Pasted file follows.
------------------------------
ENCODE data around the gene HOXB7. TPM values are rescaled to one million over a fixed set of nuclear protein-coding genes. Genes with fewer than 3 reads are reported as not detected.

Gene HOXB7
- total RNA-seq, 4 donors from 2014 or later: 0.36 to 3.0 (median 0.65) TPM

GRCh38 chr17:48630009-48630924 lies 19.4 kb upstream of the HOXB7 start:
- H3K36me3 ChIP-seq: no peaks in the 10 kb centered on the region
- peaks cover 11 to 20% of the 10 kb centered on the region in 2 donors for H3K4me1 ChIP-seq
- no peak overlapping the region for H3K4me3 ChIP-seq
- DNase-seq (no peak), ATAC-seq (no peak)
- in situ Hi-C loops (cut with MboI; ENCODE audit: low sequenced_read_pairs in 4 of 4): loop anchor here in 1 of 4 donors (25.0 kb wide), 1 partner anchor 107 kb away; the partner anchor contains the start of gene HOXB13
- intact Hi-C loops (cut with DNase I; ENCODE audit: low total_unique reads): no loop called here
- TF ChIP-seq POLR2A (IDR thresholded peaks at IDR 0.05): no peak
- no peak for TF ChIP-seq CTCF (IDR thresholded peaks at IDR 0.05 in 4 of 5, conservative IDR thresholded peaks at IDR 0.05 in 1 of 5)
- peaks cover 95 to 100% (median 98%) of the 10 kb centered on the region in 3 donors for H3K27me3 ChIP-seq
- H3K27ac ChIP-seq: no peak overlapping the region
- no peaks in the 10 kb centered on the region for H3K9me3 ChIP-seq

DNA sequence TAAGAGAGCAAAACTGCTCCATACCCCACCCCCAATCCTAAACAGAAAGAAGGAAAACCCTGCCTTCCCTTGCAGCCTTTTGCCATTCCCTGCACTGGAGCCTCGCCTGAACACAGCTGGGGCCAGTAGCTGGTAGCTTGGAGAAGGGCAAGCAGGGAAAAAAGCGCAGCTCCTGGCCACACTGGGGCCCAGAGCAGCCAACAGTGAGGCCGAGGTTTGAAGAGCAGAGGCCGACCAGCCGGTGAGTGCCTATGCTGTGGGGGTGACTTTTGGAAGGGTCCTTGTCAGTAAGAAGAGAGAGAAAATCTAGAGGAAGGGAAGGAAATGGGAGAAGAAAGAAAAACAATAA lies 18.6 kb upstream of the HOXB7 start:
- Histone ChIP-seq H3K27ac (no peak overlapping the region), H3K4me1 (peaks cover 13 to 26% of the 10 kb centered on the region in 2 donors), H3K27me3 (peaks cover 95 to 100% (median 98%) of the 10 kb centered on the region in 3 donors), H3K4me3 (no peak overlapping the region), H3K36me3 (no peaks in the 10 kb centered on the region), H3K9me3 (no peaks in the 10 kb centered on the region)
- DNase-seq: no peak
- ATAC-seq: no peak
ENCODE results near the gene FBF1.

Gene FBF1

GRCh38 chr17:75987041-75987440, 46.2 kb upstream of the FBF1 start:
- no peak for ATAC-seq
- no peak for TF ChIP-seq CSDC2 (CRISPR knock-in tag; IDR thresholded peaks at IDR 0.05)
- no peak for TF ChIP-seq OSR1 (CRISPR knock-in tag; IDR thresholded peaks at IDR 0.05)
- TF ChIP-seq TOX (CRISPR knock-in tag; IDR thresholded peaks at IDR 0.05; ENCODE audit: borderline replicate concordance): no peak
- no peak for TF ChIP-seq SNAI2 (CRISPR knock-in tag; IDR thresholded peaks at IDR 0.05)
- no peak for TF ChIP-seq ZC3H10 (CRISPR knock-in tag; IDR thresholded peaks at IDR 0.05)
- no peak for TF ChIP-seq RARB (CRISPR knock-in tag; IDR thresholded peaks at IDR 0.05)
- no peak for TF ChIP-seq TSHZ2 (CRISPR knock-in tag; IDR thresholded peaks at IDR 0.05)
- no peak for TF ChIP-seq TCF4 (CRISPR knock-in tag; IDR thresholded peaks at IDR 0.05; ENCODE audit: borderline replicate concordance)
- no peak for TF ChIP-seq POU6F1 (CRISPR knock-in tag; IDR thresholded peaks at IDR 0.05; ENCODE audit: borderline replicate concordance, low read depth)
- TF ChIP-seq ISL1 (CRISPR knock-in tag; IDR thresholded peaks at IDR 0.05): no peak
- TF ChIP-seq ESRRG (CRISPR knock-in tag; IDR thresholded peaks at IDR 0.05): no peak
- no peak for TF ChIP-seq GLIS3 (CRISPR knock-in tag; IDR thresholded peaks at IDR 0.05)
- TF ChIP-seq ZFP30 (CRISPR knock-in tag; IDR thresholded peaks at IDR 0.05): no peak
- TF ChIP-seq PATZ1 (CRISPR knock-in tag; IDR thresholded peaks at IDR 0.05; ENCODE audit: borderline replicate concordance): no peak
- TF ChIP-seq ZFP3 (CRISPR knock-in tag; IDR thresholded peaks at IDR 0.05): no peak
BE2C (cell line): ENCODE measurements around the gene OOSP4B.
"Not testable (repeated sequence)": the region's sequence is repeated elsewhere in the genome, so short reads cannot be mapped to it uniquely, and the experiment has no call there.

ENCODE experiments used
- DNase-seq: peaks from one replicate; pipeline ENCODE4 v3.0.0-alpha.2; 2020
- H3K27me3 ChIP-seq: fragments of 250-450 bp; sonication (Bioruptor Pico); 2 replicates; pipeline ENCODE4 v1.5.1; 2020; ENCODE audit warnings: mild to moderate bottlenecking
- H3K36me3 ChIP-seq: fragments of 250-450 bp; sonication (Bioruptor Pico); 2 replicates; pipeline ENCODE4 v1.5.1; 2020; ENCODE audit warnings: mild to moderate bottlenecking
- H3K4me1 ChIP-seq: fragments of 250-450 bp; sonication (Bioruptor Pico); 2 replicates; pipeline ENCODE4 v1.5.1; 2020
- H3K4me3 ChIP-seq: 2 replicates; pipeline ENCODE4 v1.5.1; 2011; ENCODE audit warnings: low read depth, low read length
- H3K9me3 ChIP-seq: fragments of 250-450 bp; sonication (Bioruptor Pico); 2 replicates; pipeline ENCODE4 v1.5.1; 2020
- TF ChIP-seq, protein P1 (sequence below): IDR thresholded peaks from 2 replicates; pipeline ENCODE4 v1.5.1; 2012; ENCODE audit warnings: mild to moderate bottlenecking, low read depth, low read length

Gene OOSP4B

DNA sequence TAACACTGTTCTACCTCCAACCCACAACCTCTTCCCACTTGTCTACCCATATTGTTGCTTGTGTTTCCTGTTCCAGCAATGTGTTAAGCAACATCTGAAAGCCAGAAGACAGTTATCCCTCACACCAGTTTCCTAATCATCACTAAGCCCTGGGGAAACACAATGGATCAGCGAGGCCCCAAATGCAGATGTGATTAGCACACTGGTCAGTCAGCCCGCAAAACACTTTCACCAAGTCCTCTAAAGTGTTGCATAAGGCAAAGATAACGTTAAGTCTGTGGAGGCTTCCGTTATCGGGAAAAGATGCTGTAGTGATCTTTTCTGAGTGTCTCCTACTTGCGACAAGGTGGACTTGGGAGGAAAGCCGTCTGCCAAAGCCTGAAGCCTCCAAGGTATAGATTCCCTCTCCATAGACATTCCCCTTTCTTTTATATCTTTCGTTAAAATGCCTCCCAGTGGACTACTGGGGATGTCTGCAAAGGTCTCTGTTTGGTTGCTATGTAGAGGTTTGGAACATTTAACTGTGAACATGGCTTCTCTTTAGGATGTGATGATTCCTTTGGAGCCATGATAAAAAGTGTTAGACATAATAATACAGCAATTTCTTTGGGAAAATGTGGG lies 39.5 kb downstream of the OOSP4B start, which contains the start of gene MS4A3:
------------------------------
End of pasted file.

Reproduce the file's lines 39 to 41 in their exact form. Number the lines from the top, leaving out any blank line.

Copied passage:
BE2C (cell line): ENCODE measurements around the gene OOSP4B.
"Not testable (repeated sequence)": the region's sequence is repeated elsewhere in the genome, so short reads cannot be mapped to it uniquely, and the experiment has no call there.

ENCODE experiments used